Tips & Techniques

What To Buy at the Kitchen Supply

There are times to buy your home goods at a department store or a specialty store. You should always buy pots and pans at home goods stores when they deeply discount pots and pans or plates. (Don’t sleep on Costco for this stuff either, kids.) Specialty stores are useful when there’s an expensive item you’ve had your eye on and you get one of those 20% off coups in the mail. They’re also good for those gadgets that you can’t really find elsewhere.

But for everything else you can’t get at those stores, there is the Kitchen Supply Store.

Nearly every town has a place where the restaurant trade buy their products. The products in question aren’t always Global Knives and wedding-sized cake pans. The stuff that separates restaurant trade goods from regular store goods is:

  • Durability: Generally, products made for the trade are built to last, and built to take the shit kicking of weddings and busy dinner services.
  • Clean up: Things made for the trade don’t have 67 compartments to them that can get lost or collect bacteria. They can be cleaned simply.
  • Price: Most items built for the trade are affordable, because restaurants live or die by small margins.

To put it simply: Get your ass down to a Kitchen Supply Store.

What should you buy when you’re there?

Cutting Boards: Cutting boards at Kitchen Supply places are always large, durable, colour coded (so you don’t chop a tomato on top of raw chicken juices) and cheap. Stock up on different sizes.

Containers: I’ve already expressed my burning love for Cambros. This is where you buy Cambros! Buy them in several sizes and buy extra lids. You can use the lids, turned over, as a conveyance for your mise-en-place. You will never be sad you bought them when you’re doing kitchen projects, proofing doughs, and doing batch cooking. While you’re there, get some China Markers to mark your Cambros. If you’re into brewing beer, This is your place to find drums and lids too.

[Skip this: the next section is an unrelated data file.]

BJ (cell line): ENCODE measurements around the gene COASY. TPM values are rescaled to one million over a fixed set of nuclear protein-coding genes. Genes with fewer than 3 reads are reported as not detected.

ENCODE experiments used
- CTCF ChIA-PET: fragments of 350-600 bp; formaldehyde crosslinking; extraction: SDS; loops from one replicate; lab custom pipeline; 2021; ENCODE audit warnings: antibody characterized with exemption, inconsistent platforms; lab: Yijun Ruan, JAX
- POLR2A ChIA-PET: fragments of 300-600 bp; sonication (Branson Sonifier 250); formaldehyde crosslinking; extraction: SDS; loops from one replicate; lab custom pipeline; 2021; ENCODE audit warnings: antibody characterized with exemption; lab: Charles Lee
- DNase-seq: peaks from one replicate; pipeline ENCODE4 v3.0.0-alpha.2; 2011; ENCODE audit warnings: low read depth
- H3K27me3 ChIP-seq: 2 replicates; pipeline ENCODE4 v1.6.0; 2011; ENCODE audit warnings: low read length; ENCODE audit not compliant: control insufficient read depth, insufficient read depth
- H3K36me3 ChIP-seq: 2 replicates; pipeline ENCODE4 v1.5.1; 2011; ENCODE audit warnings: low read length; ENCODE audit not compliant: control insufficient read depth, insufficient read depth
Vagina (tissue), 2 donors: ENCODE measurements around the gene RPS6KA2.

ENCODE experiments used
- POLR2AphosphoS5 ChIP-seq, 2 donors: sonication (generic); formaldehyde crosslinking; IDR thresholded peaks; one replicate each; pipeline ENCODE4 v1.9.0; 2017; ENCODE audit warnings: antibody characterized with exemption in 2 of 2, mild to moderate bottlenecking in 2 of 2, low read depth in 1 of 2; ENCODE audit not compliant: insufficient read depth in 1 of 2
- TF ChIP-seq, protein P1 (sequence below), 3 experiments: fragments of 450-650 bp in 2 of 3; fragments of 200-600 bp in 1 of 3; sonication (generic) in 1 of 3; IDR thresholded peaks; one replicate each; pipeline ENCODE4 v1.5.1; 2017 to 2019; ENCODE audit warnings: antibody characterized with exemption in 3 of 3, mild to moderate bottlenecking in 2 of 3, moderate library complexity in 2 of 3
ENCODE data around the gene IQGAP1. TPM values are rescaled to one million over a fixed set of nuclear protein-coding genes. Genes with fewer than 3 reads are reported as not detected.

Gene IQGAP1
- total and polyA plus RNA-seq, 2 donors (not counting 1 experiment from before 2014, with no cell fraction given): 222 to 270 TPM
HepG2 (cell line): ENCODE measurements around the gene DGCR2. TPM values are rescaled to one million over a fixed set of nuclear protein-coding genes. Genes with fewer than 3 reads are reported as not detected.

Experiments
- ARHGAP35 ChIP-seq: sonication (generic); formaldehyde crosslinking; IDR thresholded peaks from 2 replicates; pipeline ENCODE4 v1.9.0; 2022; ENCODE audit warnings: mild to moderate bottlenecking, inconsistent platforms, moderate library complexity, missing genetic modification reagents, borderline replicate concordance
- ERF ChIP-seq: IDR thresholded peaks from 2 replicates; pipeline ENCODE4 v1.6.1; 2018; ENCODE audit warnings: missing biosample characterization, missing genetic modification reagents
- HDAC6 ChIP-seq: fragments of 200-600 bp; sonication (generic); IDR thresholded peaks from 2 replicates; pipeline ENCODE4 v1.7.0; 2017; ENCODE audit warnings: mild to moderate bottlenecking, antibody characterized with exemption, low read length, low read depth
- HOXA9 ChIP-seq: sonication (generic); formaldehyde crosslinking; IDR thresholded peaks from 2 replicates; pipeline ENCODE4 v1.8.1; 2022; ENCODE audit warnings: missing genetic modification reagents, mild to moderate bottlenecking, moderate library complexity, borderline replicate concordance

Oil Cloth: Oil Cloth is great for an outdoor tablecloth, covering expensive tables for cooking projects, or even putting on a floor when you’re cooling jars of pickles. Kitchen Supply Stores often sell this by the yard/meter, and you even have a choice of pattern. Oil cloth is generally hard to find elsewhere, so stock up here. It also makes a great barrier for transporting food in the trunk of your car. You can just wipe it clean.

Cleaning Products: While I wouldn’t recommend you buy industrial-grade disinfectants there, since they require specific mixing and are way overkill for the job, Kitchen Supply places are a good place to find high quality Stainless Steel Polish, Bar Keeper’s Friend, and specialty cleaning products.

Cheap Knives: Expensive knives often have large advertising budgets. Dexter Blades, a trade favourite are often sold without fanfare (hanging on shelves) and are durable, sharp, and beautifully designed for the job. Some favourites from them include their offset bread knife and their “machete” style knife for cutting meat.

Bar Kit: Do not outfit your bar from a department or specialty store. You will overpay and you often will end up with cheap quality gear. Kitchen Supply stores sell complete Bar supplies. They might not be super fanciful in design, but they will be built like a brick shithouse and won’t drip or break when you go to use them the first time.

Baking Pans: Buy your 9x13s where the pros buy them, and you’ll get a durable set that didn’t cost you a million dollars.

Specialty Goods: Bannetons for proofing bread. Sausage making supplies. Perogi Pogies. The Kitchen Supply Place is the place to buy all of this stuff.

BONUS: All kitchen supply stores sharpen knives. Haul your knives in there (yes, even the ones you keep at the cottage or only use once a year) and get a nice biting edge put on them. Not only is it safer, it’s better for developing your cooking skills.


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